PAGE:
Here is a simple experiment.  Fasten one end of an elastic material, pull it out a specific distance. Pluck the elastic and note the frequency of vibration. Now using half of the elastic material, stretch it out to the same length as before. Note that when it is plucked the vibration is much higher. That is just a simple analogy that for a medium to allow light to travel so fast, it must be more rigid (more cohesive) than steel. The nature of the disengaged (from matter) medium is its high rigidity and its ability to carry light waves at such high velocities.

The first person I have known to describe atomic electrons as an orbit shell was Dr. Randell Mills in his book, The Grand Unified Theory of Classical Quantum Mechanics, (?1996, published by Blacklight Power, ISBN 0-9635171-2-0). Dr. Day uses a similar model for electron shells around atomic nuclei and makes some interesting calculations to show how the shells are ordered. To me the orbit shell is a much improved model as compared to the concept of a small particle swirling about the nucleus like the moon around the earth.

Another novel concept Day uses in his model of motion, matter, and energy is the predominant place for motion. He explains that motion and the structure of matter are inseparable. This is a powerful concept. For those of us who have been schooled in classical physics, this concept requires some explaining (which Day does most adequately).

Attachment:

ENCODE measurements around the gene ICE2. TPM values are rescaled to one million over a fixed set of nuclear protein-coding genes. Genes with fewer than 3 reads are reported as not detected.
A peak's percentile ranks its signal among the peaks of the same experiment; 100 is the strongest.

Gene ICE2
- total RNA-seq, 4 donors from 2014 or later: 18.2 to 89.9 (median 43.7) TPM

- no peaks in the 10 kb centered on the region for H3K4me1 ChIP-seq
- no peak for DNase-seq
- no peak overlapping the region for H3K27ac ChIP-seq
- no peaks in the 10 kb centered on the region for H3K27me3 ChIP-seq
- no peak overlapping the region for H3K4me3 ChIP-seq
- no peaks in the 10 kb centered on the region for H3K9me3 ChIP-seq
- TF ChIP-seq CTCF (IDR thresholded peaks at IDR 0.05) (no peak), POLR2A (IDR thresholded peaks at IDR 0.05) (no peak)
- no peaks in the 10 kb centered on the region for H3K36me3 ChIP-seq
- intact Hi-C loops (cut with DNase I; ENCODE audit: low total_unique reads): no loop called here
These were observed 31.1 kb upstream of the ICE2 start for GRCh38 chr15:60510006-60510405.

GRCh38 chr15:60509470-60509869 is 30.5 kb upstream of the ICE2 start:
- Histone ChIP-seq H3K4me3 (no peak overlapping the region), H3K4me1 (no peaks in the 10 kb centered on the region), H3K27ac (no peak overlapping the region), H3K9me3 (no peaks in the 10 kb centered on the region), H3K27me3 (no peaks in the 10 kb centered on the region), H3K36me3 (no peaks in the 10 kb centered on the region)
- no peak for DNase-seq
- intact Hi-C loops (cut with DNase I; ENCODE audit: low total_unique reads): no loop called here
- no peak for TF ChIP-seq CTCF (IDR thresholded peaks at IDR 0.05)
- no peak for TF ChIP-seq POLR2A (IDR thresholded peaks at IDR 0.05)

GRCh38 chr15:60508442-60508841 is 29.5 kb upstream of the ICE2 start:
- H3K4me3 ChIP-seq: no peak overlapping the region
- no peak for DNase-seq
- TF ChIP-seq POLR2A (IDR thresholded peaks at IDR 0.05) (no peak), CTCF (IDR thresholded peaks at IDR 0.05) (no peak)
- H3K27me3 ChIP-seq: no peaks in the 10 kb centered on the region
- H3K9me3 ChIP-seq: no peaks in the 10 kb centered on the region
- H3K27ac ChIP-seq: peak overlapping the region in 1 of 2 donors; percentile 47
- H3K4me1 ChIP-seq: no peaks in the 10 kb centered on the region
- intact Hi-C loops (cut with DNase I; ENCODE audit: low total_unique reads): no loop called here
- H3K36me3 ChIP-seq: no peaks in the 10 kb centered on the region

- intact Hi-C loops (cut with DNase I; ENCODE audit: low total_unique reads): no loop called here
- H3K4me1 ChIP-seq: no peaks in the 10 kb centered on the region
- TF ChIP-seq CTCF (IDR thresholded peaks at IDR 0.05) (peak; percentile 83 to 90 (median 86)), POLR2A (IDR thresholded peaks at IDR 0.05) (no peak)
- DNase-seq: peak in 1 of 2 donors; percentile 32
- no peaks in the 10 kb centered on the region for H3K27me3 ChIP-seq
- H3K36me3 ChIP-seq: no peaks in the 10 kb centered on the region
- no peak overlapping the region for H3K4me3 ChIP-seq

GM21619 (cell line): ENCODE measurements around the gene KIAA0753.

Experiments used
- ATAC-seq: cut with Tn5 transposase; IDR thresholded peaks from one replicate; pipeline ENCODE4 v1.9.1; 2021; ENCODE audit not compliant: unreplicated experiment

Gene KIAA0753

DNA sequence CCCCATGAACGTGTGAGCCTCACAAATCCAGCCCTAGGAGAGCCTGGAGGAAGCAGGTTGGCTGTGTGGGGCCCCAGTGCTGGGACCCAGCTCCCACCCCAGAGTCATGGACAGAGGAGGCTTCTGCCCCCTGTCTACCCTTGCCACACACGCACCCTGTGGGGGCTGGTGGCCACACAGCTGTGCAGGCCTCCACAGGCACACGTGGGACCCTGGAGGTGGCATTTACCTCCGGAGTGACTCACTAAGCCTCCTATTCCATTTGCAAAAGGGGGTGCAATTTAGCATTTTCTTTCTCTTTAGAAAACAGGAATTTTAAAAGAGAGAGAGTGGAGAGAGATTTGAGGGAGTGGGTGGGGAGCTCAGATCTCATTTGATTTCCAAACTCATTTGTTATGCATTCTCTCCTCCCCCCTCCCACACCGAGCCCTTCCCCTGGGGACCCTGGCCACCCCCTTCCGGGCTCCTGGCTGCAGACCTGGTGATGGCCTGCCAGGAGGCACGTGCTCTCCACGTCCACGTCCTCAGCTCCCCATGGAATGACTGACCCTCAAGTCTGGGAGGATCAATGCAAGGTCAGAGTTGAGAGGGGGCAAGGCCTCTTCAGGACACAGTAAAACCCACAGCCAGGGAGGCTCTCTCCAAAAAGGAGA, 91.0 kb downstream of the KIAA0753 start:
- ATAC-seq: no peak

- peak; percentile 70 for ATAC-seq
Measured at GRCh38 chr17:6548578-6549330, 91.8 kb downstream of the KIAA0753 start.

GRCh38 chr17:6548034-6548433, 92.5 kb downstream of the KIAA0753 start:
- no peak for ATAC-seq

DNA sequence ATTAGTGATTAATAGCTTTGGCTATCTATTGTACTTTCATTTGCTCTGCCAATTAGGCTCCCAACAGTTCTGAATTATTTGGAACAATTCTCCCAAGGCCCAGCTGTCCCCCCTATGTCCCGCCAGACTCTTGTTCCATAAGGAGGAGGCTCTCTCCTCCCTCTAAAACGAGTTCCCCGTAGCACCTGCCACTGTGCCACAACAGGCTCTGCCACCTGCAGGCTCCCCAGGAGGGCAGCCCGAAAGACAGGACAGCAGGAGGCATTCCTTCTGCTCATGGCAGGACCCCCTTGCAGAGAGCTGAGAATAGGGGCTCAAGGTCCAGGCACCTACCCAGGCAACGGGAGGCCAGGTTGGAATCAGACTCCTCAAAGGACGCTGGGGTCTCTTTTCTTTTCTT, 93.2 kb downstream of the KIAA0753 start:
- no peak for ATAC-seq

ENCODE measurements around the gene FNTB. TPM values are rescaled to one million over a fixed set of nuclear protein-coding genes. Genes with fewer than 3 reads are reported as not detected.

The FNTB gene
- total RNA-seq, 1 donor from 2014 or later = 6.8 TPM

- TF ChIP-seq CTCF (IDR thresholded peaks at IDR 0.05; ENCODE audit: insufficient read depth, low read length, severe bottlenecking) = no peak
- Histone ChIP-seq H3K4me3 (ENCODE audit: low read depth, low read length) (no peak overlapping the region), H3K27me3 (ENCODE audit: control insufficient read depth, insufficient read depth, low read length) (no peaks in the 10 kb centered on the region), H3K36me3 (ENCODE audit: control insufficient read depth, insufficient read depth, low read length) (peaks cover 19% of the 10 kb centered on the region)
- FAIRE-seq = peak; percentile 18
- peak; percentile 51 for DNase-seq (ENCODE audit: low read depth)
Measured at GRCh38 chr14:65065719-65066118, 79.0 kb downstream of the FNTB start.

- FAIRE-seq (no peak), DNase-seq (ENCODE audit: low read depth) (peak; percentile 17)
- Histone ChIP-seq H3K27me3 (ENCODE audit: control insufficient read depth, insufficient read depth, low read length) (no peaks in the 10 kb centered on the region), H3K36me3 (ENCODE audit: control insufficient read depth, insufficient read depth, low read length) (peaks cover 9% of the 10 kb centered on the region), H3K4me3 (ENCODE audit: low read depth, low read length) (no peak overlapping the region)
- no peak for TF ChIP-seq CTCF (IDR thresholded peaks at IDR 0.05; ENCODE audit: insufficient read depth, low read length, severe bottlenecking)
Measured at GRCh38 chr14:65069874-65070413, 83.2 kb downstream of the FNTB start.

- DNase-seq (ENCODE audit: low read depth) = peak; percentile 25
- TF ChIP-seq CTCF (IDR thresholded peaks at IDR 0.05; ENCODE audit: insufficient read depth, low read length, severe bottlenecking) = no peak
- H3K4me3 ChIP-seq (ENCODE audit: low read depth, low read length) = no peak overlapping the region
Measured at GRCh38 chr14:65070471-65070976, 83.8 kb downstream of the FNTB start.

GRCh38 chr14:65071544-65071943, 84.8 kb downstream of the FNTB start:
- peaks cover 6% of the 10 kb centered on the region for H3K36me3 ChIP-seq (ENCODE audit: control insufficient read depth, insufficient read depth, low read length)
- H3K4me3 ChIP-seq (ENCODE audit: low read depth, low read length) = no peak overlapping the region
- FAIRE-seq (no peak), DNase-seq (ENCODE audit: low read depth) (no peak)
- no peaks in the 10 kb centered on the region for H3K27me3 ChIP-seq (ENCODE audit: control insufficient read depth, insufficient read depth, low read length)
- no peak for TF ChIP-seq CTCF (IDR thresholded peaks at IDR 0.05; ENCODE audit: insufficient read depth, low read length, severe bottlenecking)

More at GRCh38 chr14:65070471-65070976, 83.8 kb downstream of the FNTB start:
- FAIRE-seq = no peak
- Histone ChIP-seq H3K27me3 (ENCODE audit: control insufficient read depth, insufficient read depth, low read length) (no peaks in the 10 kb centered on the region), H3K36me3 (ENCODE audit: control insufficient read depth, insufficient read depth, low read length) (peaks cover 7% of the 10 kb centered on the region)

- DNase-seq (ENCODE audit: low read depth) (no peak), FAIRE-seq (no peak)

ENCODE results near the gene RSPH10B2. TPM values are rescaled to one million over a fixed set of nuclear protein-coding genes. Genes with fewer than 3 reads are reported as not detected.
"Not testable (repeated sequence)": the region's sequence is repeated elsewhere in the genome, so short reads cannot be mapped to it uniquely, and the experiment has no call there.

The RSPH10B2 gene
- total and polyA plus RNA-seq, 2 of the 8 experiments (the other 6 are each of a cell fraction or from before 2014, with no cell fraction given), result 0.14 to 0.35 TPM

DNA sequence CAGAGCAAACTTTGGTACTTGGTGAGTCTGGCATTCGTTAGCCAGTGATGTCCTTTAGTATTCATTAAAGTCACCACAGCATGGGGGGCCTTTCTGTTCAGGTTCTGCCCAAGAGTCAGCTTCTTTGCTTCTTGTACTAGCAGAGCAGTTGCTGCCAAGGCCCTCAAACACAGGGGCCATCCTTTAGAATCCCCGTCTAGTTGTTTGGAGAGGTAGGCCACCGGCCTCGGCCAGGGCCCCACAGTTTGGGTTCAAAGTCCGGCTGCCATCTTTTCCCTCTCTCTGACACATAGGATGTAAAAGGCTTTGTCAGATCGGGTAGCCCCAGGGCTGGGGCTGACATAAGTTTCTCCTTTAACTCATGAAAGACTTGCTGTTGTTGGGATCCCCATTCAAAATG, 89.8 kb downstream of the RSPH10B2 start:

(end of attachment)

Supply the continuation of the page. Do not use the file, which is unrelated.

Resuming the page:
Another powerful concept stems from using a minimum number of discrete particles to explain the composition of all matter. A surprising statement is that ?Nature has no forces.?  For example, if matter is imbedded in the medium, Day can make the following statement: ?It takes no force for a body to move spontaneously in response to its environment. The nucleus influences the course of its satellites, not by forcing their motion, but by shaping the environment which guides them.?  Dr. Day describes how this concept can account for gravity from small to large masses and for the orbiting that occurs in some large body systems.

Day makes the following statement (page 25): ?We need to change the principles upon which the physics is based.  The physics of matter and space is different from the physics of motion devised by Newton and Einstein.  Dynamics needs to be relegated to its role of measuring the motion of bodies in Newtonian space and a new physics be use to describe the nature of matter.?

Dr. Day has carefully analyzed some of the dogma of physics.  For example, the concept of mass being able to increase with velocity is outside of our range of experience. Day states, ??physics does not provide an explanation for mass as we experience it.  To suggest that it changes with velocity, therefore, is a detached hypothesis that has to be accepted on faith.?